MacFarland's Legacy: Shifting From Defense to Offense Against ISIS

Army Lt. Gen. Sean MacFarland, the top U.S. commander in Baghdad, speaks to reporters in Baghdad, Iraq, Friday, May 20, 2016. (AP Photo/Robert Burns)
Army Lt. Gen. Sean MacFarland, the top U.S. commander in Baghdad, speaks to reporters in Baghdad, Iraq, Friday, May 20, 2016. (AP Photo/Robert Burns)

Army Lt. Gen. Sean MacFarland was set to brief the Pentagon on Wednesday on his tenure as commander of the anti-ISIS campaign in Iraq and Syria, which has seen a slow switch from defense to offense on his watch.

Defense Secretary Ashton Carter has already settled on Army Lt. Gen. Stephen J. Townsend, commander of the XVIII Airborne Corps at Fort Bragg, North Carolina, as MacFarland's replacement at Combined Joint Task Force-Operation Inherent Resolve, headquartered in Baghdad.

Townsend, a veteran of Iraq and Afghanistan, was expected to be on the ground later this month or in early September.

Last September, when Carter named MacFarland to take over at CJTF, the campaign against the Islamic State of Iraq and Syria was in disarray. Ramadi, the provincial capital of Anbar province, had fallen to ISIS, and Carter was questioning whether the Iraqi Security Forces had the "will to fight."

The unruly effort U.S. effort lacked coordination among the often conflicting interests of the White House, State Department, intelligence agencies and the Pentagon.

MacFarland's job was to get it under control.

"Rather than three generals responsible for different aspects of the campaign, as had been the case, I have empowered Lt. Gen. MacFarland as the single commander of counter-ISIL activities in both Iraq and Syria," Carter said at the time, using another acronym for ISIS. "His efforts will be critical in the coming months as we continue to provide support for capable partners fighting on the front lines."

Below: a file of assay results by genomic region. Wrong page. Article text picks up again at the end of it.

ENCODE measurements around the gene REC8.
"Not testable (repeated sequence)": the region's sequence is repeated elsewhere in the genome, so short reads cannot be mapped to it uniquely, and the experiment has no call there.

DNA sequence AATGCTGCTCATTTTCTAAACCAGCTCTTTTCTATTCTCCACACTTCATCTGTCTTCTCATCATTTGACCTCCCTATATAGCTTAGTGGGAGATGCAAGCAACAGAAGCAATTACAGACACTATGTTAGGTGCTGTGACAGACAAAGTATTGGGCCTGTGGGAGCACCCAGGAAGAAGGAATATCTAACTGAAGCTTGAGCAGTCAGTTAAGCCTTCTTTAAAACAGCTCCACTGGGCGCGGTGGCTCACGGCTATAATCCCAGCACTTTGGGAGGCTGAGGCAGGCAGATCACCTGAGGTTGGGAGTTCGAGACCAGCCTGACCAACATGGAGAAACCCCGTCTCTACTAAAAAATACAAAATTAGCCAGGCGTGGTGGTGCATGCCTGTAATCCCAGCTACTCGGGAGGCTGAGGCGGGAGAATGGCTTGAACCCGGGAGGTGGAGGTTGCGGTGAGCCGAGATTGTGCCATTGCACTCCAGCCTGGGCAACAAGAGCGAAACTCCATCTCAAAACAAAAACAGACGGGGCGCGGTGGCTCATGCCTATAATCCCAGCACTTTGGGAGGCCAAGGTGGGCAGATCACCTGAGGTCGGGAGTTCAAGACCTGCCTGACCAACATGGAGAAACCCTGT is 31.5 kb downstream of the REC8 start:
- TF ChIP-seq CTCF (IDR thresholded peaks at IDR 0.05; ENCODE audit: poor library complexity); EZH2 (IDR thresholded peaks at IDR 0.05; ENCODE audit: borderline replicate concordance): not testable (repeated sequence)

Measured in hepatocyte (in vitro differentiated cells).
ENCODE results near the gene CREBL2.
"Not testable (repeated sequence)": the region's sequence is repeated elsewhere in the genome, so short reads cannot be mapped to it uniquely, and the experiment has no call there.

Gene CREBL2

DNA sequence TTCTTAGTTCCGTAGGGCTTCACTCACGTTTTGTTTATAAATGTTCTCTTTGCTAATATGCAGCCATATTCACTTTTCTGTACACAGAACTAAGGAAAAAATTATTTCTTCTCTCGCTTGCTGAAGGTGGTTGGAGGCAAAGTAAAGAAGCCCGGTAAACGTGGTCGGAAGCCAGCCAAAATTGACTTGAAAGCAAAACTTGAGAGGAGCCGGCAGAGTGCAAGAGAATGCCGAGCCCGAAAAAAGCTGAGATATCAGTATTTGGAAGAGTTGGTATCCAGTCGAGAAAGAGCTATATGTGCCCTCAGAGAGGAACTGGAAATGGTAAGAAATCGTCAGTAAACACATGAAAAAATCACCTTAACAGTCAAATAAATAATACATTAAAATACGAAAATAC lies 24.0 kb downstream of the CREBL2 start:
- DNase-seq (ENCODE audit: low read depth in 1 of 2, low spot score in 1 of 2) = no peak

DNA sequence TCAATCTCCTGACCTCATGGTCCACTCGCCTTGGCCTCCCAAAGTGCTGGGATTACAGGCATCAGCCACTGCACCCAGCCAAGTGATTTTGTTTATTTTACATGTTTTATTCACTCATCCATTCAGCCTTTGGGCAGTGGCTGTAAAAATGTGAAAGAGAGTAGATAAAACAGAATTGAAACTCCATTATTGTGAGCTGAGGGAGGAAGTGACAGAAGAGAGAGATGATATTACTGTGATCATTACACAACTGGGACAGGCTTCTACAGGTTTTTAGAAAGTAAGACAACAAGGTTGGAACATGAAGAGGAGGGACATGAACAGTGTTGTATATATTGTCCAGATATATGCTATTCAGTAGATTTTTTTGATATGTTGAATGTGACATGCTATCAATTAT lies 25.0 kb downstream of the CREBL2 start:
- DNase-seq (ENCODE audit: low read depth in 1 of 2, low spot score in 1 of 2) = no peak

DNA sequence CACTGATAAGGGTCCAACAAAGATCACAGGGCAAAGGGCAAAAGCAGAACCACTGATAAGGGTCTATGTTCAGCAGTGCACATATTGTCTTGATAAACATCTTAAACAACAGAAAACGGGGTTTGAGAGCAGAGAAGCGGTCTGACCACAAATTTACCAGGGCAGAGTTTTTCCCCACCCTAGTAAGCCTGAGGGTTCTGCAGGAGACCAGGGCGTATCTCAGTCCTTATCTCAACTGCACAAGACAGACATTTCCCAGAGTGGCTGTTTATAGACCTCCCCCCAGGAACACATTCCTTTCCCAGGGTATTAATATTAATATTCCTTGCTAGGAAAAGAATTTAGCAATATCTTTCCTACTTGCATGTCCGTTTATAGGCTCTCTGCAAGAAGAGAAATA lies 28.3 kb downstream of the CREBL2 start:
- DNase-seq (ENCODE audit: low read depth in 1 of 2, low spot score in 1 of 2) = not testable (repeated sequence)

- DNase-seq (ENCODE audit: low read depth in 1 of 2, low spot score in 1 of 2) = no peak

By the end of 2015, the ISF, backed by U.S. and coalition airpower and training on how to build floating bridges to get at the city's center, had taken back Ramadi. In the coming months, Fallujah would also fall, although the U.S. initially had urged the Baghdad government to bypass Fallujah to concentrate on northwestern Mosul.

Ramadi was familiar territory for MacFarland. As a colonel in 2007, he had a major part in securing the city and fostering what became known as the "Sunni Awakening" to get the cooperation of the Sunni tribes against the insurgents.

MacFarland told USA Today at the time that, "I was given very broad guidance -- fix Ramadi, but don't destroy it. Don't do a Fallujah." He referred to a previous campaign to take back Fallujah that left the city in ruins after fierce fighting.

MacFarland was due to brief reporters at the Pentagon from Baghdad two days after the second anniversary of the Aug. 8, 2014, start of the U.S. bombing campaign against ISIS. The targets of the airstrikes since then have charted a gradual shift from defense to offense.

The first U.S. airstrikes authorized by President Obama against ISIS two years ago were ordered to halt the march of the terror group on Baghdad and the Kurdish regional capital of Irbil.

On Monday, the second anniversary of bombing campaign, U.S. warplanes struck near Mosul, the last remaining major ISIS stronghold in Iraq, and hit four times near the Syrian city of Manbij to consolidate what appeared to be a crucial victory by U.S.-backed local forces against ISIS in taking back the city, U.S. Central Command reported.

-- Richard Sisk can be reached at Richard.Sisk@Military.com.

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